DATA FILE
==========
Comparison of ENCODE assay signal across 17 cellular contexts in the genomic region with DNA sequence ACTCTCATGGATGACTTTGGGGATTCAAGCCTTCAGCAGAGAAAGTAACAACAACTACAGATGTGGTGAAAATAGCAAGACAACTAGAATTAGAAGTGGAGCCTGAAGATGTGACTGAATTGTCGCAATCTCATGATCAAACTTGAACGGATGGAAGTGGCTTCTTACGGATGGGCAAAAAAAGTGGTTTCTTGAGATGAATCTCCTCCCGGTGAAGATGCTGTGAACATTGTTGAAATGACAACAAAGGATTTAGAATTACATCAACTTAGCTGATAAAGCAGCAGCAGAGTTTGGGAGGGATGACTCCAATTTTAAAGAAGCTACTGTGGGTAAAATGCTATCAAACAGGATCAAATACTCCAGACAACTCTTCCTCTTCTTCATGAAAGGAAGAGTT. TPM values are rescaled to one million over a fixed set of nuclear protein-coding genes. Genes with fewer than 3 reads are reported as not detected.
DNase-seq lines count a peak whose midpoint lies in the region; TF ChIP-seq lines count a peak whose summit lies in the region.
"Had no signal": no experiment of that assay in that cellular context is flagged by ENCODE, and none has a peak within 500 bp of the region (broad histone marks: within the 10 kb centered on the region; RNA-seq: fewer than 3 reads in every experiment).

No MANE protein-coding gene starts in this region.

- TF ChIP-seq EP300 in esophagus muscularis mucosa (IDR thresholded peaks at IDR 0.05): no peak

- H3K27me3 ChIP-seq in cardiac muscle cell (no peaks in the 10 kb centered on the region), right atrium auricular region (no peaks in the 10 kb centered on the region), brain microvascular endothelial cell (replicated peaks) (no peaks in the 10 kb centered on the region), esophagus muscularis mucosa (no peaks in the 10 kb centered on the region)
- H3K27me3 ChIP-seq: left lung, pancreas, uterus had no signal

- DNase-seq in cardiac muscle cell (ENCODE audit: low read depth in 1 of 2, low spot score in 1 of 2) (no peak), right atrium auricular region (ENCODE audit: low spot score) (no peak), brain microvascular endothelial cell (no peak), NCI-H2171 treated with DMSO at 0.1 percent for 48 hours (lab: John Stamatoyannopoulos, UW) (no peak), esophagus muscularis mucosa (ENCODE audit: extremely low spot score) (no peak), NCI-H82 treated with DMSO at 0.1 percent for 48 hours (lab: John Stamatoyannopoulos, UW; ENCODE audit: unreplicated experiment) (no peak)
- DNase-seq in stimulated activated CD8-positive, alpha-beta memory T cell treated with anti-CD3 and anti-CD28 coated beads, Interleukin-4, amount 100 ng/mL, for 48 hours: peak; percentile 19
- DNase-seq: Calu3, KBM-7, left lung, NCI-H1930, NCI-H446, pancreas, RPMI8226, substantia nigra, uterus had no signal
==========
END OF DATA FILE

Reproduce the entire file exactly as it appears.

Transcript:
Comparison of ENCODE assay signal across 17 cellular contexts in the genomic region with DNA sequence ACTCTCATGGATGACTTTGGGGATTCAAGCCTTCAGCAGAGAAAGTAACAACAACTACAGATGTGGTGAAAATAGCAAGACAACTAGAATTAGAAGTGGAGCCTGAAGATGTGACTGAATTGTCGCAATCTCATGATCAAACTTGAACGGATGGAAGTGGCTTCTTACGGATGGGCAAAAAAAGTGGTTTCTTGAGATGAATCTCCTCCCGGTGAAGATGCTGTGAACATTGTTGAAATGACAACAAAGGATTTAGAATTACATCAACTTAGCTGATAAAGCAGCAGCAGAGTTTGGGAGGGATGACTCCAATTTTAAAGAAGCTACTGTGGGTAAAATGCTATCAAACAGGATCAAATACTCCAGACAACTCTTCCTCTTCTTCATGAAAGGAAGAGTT. TPM values are rescaled to one million over a fixed set of nuclear protein-coding genes. Genes with fewer than 3 reads are reported as not detected.
DNase-seq lines count a peak whose midpoint lies in the region; TF ChIP-seq lines count a peak whose summit lies in the region.
"Had no signal": no experiment of that assay in that cellular context is flagged by ENCODE, and none has a peak within 500 bp of the region (broad histone marks: within the 10 kb centered on the region; RNA-seq: fewer than 3 reads in every experiment).

No MANE protein-coding gene starts in this region.

- TF ChIP-seq EP300 in esophagus muscularis mucosa (IDR thresholded peaks at IDR 0.05): no peak

- H3K27me3 ChIP-seq in cardiac muscle cell (no peaks in the 10 kb centered on the region), right atrium auricular region (no peaks in the 10 kb centered on the region), brain microvascular endothelial cell (replicated peaks) (no peaks in the 10 kb centered on the region), esophagus muscularis mucosa (no peaks in the 10 kb centered on the region)
- H3K27me3 ChIP-seq: left lung, pancreas, uterus had no signal

- DNase-seq in cardiac muscle cell (ENCODE audit: low read depth in 1 of 2, low spot score in 1 of 2) (no peak), right atrium auricular region (ENCODE audit: low spot score) (no peak), brain microvascular endothelial cell (no peak), NCI-H2171 treated with DMSO at 0.1 percent for 48 hours (lab: John Stamatoyannopoulos, UW) (no peak), esophagus muscularis mucosa (ENCODE audit: extremely low spot score) (no peak), NCI-H82 treated with DMSO at 0.1 percent for 48 hours (lab: John Stamatoyannopoulos, UW; ENCODE audit: unreplicated experiment) (no peak)
- DNase-seq in stimulated activated CD8-positive, alpha-beta memory T cell treated with anti-CD3 and anti-CD28 coated beads, Interleukin-4, amount 100 ng/mL, for 48 hours: peak; percentile 19
- DNase-seq: Calu3, KBM-7, left lung, NCI-H1930, NCI-H446, pancreas, RPMI8226, substantia nigra, uterus had no signal